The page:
The Machine That Changed the World, by James P. Womack, Daniel T. Jones, and Daniel Roos (Rawson Associates, 1990)

"Lean production" -- how the Japanese have it, how Americans need it, and how it affects everything from dealing with customers to coordinating supplies -- is the concept explored in this summary of a five-year study on the auto industry by the Massachusetts Institute of Technology. Scott Cook of Intuit, a Menlo Park, Calif., software developer, says the book has inspired him to implement some of its prescriptions -- for how people are trained to the way they report to one another. Of all the books he's read about Japanese techniques, says Cook, "If I had to recommend one to start with, this would be it. MIT researchers? I thought it would be dry as dust. But it's clear and well written. The introductory summary and next chapter on production are marvelous in themselves."

The Age of Unreason, by Charles Handy (Harvard Business School Press, 1989)

Handy forecasts a new organizational paradigm that some say is already here: companies that have scaled down to their business cores, subcontracting out nonessential operations. What CEOs like is his thinking about how the work force will change. "Some workers are going to want a great deal more flexibility about how they run their lives," says Bill Krause of 3Com, a computer networking company in Santa Clara, Calif. "The book is really thought-provoking about how you might structure your company to take advantage of that."

The Borderless World, by Kenichi Ohmae (Harper Business, 1990)

The suggested volume on going global. "It's a quick book," says Paul Nelson of YSI, a scientific instrument manufacturer in Yellow Springs, Ohio, "and it helped to stimulate our own thinking."

The Reckoning, by David Halberstam (William Morrow, 1986)

It's hard to recommend 640 pages on anything, but this is a classic -- a good read on the shifting fortunes of Ford and Nissan, and what they reveal about business in the United States and Japan. Recommended over Halberstam's new book, The Next Century (William Morrow, 1991), which gets mixed reviews for its take on the rising economic prominence of Japan and Germany.

The Second Industrial Divide , by Michael J. Piore and Charles F. Sabel (Basic Books, 1984)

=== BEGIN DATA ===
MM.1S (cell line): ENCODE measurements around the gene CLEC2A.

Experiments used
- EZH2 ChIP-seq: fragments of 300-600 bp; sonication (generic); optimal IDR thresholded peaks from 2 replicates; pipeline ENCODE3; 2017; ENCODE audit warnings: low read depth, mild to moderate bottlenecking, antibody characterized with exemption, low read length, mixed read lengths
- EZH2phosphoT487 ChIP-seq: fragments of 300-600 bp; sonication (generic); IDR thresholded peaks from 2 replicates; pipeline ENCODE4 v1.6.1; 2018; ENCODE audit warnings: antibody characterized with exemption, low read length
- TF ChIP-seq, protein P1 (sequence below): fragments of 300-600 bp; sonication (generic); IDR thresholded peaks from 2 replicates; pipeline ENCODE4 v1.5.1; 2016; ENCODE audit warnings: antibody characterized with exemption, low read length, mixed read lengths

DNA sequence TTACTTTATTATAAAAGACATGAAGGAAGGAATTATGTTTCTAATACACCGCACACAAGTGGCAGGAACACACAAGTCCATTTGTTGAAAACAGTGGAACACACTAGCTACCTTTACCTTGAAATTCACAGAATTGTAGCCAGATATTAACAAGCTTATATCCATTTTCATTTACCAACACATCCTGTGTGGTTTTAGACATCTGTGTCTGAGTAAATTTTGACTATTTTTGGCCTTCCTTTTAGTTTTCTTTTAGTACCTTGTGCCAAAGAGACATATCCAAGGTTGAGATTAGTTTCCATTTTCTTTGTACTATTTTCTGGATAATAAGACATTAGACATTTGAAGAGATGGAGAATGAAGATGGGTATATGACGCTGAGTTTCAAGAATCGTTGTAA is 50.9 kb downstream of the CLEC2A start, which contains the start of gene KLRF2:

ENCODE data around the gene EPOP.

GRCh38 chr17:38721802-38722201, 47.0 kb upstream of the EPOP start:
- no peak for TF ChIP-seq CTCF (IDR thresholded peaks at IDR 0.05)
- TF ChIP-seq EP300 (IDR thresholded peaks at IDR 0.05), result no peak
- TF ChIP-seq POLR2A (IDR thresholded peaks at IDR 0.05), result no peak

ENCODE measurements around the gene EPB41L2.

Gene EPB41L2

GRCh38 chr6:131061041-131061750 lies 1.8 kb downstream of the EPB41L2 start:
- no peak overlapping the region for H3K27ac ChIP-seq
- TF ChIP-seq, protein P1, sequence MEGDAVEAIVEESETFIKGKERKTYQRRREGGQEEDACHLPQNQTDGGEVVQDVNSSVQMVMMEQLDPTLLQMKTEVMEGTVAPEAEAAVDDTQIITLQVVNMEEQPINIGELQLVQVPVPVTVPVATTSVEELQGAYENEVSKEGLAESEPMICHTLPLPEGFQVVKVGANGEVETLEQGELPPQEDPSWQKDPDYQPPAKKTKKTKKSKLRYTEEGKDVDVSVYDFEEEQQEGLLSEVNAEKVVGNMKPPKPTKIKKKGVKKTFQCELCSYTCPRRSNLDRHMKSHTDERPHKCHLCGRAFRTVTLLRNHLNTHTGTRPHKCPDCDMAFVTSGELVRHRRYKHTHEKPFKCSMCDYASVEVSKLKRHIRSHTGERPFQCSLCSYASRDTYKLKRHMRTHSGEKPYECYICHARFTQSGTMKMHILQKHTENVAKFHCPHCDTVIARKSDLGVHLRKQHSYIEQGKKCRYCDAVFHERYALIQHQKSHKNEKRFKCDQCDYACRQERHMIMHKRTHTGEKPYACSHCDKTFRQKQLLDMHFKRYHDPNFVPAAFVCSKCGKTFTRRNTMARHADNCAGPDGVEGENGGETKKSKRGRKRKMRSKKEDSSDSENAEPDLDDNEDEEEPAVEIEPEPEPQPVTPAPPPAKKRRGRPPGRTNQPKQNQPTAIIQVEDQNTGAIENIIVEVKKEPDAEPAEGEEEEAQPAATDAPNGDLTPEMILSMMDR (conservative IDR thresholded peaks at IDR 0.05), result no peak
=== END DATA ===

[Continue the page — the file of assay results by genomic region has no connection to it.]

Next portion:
A macroeconomic book outlining the transformation of manufacturing: how we've moved from the age of mass production into an age of specialized manufacturing, which rewards flexibility and savvy use of technology over size. For an overview, see Inc.'s interview with the authors, in the September 1985 issue.

The March of Folly, by Barbara W. Tuchman (Knopf, 1984)

"Maybe my favorite book of all time," says Joline Godfrey of Zeb Gardenia, a learning-game design company in Ojai, Calif. "It has six historical examples, from the Trojan Horse to Vietnam, that show how we insist on doing things that are in our own worst interest. Not a business book per se, but it shows how leaders who say, 'I didn't know, I didn't have enough information,' really may just not be paying attention to what's right in front of them."

Barbarians at the Gate: The Fall of RJR Nabisco, by Bryan Burrough and John Helyar (Harper & Row, 1990)

Nobody claims this tale from the LBO underworld will help you run your company better, but no other book has received such wide mention. Or such unqualified raves. Gossipy, soap operalike, Kitty Kelleyesque in its skewering of page-one celebrities.


Most executives don't refer to books -- textbooks or others -- for internal cash management. But those who do have some favorites:

What Every Manager Should Know About Financial Analysis, by Alan S. Donnahoe (Simon & Schuster, 1989)

This is for the CEO who's not a CFO. Math for nonmathematicians, according to John Mackey of Whole Foods Market, a retailer and distributor in Austin.

Techniques of Financial Analysis, by Erich A. Helfert (Dow Jones-Irwin, 1986)

Several CEOs cited this as a good refresher for all that econ they've forgotten since college. And Patrick Sansonetti, formerly of Prime Computer and now at Advent International, a venture capital group, uses it as "a reference book for tearing into the financial aspects of a company. It's good for valuing a business." A practical guide to reports, projections, implications of financing options, cost accounting, and cost controls.

Cash Flow Problem Solver, by Bryan E. Milling (Chilton, 1984)

Out of print, but still available from the publisher's stock, this book helps with the basic calculations needed to understand your company's cash flow. It covers concepts such as inventory turns and how to monitor average days outstanding. A good first book for someone who's still on manual systems and finds the numbers side a bit intimidating.